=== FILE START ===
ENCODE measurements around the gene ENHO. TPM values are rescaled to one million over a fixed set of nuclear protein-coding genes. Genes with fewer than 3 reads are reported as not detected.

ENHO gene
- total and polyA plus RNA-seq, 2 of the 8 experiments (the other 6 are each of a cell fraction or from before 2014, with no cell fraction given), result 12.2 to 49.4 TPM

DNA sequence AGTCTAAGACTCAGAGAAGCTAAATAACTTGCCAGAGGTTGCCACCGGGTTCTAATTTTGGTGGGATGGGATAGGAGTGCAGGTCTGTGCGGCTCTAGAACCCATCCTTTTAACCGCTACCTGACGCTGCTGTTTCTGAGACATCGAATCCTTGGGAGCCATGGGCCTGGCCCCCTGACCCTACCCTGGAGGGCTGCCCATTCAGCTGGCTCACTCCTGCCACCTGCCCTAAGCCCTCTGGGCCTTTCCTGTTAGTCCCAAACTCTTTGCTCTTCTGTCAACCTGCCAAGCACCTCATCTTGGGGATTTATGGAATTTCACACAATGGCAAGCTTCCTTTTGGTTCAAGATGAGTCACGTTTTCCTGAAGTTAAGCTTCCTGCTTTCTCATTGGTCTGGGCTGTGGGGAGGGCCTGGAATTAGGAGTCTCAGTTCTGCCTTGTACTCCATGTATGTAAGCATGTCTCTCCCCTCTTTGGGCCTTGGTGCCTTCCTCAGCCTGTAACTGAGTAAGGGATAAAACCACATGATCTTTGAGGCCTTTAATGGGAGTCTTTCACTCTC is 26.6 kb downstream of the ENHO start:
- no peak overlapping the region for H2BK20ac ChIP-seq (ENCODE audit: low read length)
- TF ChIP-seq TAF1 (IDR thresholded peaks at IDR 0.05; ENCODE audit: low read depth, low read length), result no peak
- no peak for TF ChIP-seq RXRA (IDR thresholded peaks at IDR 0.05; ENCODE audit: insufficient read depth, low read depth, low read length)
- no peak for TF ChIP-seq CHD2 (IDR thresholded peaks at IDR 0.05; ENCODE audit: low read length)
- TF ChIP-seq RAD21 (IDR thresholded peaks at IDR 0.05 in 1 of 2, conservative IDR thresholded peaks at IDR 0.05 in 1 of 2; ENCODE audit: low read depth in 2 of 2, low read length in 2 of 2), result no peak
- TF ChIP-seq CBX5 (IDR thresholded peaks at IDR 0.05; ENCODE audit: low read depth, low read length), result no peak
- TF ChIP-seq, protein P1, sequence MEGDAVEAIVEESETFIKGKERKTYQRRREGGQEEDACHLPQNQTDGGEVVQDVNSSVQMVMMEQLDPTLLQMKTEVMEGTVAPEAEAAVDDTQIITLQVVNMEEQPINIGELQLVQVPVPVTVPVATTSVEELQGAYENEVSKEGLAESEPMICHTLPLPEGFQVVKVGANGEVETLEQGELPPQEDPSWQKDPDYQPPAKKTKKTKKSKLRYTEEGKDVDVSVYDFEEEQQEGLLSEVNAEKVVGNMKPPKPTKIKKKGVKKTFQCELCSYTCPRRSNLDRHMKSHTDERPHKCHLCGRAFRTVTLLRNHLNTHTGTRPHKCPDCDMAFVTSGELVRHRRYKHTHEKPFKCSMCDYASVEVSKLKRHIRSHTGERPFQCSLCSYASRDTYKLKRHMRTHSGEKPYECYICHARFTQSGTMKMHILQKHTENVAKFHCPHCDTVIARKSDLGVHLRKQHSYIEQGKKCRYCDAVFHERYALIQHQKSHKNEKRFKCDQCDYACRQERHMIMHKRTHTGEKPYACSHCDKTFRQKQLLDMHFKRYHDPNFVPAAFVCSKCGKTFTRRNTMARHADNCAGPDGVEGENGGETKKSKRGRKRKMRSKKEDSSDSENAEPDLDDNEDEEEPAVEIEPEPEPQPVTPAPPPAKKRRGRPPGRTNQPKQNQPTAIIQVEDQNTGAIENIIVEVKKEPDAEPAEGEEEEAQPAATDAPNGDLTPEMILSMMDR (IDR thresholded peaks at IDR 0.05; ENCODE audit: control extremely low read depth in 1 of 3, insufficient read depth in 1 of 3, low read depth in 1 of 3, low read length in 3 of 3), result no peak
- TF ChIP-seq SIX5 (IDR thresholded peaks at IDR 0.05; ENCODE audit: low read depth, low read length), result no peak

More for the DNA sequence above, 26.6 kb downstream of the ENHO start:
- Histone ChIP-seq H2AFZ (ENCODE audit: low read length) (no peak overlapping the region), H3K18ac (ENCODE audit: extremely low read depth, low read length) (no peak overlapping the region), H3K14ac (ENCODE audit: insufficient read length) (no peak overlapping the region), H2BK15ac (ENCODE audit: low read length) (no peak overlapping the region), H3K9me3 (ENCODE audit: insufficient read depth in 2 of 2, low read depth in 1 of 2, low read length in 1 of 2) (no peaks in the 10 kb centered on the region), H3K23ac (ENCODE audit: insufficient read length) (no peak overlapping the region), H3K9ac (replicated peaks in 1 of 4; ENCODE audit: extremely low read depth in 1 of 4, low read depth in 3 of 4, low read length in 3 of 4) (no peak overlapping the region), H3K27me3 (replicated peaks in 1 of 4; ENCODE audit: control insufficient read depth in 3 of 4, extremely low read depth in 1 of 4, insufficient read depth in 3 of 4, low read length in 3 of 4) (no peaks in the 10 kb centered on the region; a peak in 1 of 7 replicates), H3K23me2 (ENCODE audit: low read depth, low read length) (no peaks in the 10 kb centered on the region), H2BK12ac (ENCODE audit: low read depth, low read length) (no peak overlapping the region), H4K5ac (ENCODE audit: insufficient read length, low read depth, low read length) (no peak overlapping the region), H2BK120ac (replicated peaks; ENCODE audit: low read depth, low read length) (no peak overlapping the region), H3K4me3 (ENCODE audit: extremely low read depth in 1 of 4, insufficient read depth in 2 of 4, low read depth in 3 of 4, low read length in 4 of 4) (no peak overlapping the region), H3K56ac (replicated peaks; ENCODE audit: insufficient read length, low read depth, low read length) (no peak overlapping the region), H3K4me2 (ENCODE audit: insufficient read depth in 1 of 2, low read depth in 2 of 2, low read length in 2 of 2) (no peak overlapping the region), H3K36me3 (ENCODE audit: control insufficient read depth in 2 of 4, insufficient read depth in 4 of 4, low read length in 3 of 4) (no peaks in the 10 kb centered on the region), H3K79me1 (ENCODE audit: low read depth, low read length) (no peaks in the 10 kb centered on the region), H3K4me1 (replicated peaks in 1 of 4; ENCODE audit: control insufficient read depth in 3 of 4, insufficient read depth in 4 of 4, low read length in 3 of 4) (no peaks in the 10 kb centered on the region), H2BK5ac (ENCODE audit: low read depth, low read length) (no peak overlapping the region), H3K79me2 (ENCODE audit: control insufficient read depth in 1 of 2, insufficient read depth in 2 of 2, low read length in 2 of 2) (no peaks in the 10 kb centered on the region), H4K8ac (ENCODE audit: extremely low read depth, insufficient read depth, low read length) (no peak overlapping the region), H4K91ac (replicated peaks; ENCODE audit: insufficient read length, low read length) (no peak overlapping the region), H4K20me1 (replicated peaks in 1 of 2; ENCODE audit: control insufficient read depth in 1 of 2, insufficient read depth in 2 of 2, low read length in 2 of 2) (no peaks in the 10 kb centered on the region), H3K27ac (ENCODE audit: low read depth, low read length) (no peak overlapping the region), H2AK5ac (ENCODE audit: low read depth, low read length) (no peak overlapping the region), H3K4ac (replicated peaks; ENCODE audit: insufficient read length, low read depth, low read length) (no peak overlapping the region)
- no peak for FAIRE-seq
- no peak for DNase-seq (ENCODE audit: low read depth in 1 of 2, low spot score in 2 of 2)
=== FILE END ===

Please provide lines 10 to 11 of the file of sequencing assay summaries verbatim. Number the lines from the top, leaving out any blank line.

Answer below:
- TF ChIP-seq CBX5 (IDR thresholded peaks at IDR 0.05; ENCODE audit: low read depth, low read length), result no peak
- TF ChIP-seq, protein P1, sequence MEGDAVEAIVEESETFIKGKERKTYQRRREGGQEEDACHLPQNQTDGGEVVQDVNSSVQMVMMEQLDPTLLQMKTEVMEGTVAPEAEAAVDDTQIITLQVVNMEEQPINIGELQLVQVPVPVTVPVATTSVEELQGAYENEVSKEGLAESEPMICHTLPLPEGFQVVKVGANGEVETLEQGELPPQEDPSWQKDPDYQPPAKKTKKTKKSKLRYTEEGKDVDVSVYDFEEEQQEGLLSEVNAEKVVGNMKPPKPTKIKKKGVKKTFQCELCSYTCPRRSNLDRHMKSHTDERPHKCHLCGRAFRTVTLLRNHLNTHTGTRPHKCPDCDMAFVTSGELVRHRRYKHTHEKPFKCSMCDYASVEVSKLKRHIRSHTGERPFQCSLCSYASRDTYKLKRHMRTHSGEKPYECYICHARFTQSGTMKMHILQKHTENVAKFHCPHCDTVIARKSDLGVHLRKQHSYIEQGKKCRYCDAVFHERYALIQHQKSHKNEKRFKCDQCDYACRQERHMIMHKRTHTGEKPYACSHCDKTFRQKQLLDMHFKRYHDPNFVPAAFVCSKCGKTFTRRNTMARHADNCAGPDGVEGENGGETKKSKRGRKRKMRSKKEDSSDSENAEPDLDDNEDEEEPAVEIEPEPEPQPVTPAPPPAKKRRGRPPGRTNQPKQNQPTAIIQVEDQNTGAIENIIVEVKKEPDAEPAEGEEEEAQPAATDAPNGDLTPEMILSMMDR (IDR thresholded peaks at IDR 0.05; ENCODE audit: control extremely low read depth in 1 of 3, insufficient read depth in 1 of 3, low read depth in 1 of 3, low read length in 3 of 3), result no peak